• There are some other ones that kind of look like half a C clamp which reach forward and clamp down.
  • You can certainly use a bolt and reach under the table to add a nut, but there are also little magnetic accessories called a threaded hole adapter which you can just pop under the table and then bolt into.

I feel like I’m forgetting some other options, but the point is there are multiple ways to temporarily, or “permanently” affix things to the surface.

Hopefully these answers make sense. And if anyone has any suggestions on how we can improve our processes or products I hope they’ll respond with comments and ideas! We’ve got a really great team of folks over here who truly care about what they’re doing, and we want to always do it better if we can!

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Let me first state that I’m a hobbyist repairing or augmenting existing equipment and I hate doing work that’s lower quality than I can pay someone else for. I love working with metal, but I want to get a certain level of quality in my results with relative efficiency more.

I have two primary issues with anything under 3/8" thick: I’m not building art and I’m generally building things that need to fit tightly against something pre-existing so they don’t vibrate and cause damage (great example would be bolt ons that carry weight on off-road bumpers, don’t want them slowly wallowing out bolt holes or chipping powder-coat like an inefficient needle scaler). The second issue I’ve got is that I have no idea what I’ll be working on before I start a project and some of those items might be very heavy. It’s not to say that those thin tables don’t have a place, but they’re pretty awful between the clamp load causing hole distortion and the fact that the fixture pegs don’t have as much material to bind against to fight angular deflection from perpendicular to the surface.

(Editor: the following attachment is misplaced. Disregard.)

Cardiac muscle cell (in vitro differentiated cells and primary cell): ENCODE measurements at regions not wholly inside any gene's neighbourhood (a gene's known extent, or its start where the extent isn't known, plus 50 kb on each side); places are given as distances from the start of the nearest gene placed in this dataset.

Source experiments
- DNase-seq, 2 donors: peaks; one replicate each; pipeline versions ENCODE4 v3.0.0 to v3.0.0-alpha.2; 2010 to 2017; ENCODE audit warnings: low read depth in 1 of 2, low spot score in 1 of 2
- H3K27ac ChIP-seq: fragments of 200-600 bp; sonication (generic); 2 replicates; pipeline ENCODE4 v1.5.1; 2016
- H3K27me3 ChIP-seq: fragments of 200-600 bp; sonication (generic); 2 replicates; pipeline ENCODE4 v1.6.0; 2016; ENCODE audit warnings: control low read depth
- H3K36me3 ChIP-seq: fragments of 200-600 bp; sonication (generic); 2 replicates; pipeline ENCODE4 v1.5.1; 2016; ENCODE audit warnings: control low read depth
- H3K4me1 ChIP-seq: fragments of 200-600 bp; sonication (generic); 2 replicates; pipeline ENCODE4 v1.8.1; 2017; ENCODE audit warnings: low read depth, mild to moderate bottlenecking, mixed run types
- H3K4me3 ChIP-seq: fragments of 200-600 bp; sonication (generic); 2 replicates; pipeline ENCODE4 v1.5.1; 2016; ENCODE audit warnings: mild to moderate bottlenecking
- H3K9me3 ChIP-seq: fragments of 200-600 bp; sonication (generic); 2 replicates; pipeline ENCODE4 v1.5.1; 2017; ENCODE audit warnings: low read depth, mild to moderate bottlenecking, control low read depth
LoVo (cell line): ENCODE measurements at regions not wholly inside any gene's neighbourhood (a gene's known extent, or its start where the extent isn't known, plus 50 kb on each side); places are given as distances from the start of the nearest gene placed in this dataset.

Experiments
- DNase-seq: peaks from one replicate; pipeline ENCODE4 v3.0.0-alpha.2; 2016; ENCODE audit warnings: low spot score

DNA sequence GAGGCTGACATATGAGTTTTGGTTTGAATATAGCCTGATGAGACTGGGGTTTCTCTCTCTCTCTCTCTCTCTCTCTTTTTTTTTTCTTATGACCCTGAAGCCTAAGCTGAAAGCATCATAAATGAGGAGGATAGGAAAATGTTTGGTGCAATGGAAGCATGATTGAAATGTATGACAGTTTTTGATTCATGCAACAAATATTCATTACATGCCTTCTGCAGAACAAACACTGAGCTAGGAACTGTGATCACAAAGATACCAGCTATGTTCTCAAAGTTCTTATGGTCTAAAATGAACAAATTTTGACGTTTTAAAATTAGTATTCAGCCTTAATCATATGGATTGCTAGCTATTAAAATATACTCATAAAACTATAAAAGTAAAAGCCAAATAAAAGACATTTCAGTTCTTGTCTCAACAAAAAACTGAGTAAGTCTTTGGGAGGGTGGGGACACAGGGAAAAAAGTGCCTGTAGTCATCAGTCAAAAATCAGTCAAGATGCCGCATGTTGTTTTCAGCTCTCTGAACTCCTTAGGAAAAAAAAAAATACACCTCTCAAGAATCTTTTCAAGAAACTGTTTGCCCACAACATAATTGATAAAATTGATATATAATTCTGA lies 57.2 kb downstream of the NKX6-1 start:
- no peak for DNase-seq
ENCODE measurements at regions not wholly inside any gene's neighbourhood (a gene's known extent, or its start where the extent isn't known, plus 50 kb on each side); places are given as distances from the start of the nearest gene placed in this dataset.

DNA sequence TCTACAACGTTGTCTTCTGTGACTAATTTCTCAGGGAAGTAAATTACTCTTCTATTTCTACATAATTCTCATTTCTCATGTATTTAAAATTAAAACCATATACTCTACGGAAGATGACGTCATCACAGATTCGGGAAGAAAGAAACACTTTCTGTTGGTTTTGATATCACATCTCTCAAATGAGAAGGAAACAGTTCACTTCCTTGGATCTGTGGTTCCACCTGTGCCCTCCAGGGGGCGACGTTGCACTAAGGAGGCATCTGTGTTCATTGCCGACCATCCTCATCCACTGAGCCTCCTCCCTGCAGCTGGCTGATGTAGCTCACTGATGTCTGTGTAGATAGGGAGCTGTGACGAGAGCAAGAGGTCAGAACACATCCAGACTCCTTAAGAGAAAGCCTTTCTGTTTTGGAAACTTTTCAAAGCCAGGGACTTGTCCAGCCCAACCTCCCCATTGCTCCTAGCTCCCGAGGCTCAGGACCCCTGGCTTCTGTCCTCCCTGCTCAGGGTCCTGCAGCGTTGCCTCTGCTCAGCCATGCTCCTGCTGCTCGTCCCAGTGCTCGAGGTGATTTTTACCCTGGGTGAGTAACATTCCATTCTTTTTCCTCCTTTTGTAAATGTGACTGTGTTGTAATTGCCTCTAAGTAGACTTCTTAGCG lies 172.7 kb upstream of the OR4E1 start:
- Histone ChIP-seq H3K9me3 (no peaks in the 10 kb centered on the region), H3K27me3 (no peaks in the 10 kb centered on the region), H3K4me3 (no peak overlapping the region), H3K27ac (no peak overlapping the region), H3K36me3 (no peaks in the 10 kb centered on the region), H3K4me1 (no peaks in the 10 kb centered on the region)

I don’t have a heavy-duty cast table because it didn’t fit in the budget and I likely wouldn’t be able to physically get it to my place, but I also have a pretty decent table and the company I got it from was incredibly helpful with my situation. It was laser cut with slightly undersized holes which I reamed to final dimension. It was a pain to get done, but it was absolutely worth it as every hole is exactly .625" and not conical in shape.

If I was starting to learn to weld again I’d buy that Titanium fixture table (or two and stack the tops) since it’s way better than the dirt-cheap 20ga sheet metal tables for clamping, but I wouldn’t pretend it’s as good as a 8’x4’ Fireball or even what I’ve got.

IMO for the price of many of the 1/4" tables I don’t think they’re cheap enough to be worth buying in comparison to saving a bit more and getting something just a little bit heavier.

I’m not even going to start in on the fact that most of the cheap tables are made in China and aren’t even a full 1/4" since they’re using metric plates…